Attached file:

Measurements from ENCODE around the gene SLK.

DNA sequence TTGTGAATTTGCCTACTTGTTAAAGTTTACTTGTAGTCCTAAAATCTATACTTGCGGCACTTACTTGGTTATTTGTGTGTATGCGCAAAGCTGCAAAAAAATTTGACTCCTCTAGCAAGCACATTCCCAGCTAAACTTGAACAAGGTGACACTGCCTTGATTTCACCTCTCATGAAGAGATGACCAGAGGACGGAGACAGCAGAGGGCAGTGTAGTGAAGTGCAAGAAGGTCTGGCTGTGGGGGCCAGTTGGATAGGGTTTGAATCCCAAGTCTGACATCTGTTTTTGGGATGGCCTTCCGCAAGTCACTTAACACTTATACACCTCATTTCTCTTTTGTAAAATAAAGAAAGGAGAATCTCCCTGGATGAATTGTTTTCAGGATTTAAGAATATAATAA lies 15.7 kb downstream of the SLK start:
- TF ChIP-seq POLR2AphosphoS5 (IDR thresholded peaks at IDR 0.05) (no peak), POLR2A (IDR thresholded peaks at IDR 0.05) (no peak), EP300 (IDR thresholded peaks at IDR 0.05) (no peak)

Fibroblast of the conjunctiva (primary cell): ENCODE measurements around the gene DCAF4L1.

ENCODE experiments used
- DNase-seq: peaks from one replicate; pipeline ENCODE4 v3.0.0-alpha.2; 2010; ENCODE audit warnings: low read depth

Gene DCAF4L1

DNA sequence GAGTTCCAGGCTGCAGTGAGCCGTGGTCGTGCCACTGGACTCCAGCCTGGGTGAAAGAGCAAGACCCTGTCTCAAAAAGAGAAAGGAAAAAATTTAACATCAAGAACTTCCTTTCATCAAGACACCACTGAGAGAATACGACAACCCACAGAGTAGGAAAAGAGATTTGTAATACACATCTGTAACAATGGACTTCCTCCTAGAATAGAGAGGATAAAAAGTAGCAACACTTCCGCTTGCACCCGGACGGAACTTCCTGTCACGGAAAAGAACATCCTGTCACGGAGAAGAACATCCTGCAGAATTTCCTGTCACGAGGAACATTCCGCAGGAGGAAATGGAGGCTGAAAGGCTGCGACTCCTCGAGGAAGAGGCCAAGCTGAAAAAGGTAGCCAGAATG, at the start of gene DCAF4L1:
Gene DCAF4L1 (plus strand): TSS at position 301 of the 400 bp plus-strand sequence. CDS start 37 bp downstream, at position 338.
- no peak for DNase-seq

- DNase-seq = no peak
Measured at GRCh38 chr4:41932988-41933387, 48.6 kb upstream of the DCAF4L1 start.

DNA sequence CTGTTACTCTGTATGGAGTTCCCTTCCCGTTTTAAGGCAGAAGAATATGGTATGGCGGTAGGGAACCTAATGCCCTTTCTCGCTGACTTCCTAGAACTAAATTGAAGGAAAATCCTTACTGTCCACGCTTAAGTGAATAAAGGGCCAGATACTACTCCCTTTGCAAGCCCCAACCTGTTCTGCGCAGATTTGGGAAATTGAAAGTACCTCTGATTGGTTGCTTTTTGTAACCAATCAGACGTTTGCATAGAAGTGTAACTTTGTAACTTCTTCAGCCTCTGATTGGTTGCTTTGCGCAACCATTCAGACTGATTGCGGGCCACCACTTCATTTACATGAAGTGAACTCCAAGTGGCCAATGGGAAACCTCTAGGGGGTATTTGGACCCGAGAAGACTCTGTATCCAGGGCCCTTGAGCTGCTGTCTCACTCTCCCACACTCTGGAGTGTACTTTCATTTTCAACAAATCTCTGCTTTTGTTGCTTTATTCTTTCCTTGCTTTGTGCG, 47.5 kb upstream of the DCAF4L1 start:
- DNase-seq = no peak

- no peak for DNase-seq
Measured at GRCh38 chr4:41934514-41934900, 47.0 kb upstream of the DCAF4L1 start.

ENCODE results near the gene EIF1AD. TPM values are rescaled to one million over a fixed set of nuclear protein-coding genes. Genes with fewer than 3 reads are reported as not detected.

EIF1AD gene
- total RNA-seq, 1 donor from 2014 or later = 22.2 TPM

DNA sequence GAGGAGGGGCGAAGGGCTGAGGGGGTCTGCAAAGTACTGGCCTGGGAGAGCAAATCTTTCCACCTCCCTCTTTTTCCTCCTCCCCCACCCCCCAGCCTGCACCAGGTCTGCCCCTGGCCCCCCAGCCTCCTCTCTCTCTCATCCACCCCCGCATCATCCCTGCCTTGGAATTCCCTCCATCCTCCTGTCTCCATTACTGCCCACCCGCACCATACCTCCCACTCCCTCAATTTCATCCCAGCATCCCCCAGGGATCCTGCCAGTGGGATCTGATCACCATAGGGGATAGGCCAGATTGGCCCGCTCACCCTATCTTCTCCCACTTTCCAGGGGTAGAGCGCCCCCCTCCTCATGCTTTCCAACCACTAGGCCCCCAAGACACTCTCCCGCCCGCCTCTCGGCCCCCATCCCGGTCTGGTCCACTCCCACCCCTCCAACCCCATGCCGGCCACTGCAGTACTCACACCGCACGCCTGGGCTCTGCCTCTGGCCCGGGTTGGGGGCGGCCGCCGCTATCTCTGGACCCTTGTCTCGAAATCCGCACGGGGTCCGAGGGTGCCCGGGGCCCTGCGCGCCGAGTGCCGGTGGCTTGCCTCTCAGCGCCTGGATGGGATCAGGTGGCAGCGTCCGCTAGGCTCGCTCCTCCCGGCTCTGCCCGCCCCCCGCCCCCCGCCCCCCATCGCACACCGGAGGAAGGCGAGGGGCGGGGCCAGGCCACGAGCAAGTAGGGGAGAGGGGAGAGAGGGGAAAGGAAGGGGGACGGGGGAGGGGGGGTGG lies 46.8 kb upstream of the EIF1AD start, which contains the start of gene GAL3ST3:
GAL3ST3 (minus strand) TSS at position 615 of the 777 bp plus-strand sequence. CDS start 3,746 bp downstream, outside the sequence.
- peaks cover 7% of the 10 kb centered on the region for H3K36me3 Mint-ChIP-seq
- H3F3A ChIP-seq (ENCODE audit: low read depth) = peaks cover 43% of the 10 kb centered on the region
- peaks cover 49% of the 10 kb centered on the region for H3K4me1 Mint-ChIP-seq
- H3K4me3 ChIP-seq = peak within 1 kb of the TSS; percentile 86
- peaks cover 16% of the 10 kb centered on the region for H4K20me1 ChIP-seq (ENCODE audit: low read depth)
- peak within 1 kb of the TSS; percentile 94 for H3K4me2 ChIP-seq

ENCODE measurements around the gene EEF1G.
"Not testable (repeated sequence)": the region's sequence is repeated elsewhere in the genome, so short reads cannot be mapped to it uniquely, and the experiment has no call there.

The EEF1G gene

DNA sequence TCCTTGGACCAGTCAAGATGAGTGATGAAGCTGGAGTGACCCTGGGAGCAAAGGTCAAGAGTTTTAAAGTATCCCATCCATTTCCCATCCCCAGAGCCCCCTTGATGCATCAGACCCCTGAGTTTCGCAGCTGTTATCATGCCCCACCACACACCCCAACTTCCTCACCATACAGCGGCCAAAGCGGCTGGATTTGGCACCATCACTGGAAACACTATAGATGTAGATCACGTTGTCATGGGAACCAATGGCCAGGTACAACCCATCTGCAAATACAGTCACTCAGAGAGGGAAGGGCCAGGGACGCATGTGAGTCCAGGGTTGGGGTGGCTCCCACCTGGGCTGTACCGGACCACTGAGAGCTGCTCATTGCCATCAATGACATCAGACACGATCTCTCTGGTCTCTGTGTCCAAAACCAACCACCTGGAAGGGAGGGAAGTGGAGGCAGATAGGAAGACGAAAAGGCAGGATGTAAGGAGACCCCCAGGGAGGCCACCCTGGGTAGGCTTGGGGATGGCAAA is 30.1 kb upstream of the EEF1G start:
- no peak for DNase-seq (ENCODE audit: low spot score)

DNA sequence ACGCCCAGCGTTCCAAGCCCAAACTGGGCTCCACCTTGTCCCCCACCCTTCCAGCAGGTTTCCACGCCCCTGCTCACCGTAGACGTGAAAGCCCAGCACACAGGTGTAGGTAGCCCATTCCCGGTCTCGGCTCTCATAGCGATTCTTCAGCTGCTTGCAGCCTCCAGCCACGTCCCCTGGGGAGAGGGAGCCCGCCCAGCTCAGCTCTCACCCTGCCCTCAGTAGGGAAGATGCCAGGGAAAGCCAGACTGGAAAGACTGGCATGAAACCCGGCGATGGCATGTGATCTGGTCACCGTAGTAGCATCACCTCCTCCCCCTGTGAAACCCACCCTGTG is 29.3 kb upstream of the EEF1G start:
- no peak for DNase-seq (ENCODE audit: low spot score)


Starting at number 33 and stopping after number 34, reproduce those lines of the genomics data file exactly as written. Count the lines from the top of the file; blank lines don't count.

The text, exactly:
DNA sequence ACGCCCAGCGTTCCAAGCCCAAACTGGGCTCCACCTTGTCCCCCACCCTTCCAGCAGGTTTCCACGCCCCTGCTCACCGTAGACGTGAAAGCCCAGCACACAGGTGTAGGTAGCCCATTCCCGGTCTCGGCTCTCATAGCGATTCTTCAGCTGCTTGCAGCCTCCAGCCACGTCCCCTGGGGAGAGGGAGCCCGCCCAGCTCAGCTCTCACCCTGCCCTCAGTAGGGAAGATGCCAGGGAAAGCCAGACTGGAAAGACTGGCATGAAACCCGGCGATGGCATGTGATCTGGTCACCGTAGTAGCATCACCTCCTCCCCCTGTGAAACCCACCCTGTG is 29.3 kb upstream of the EEF1G start:
- no peak for DNase-seq (ENCODE audit: low spot score)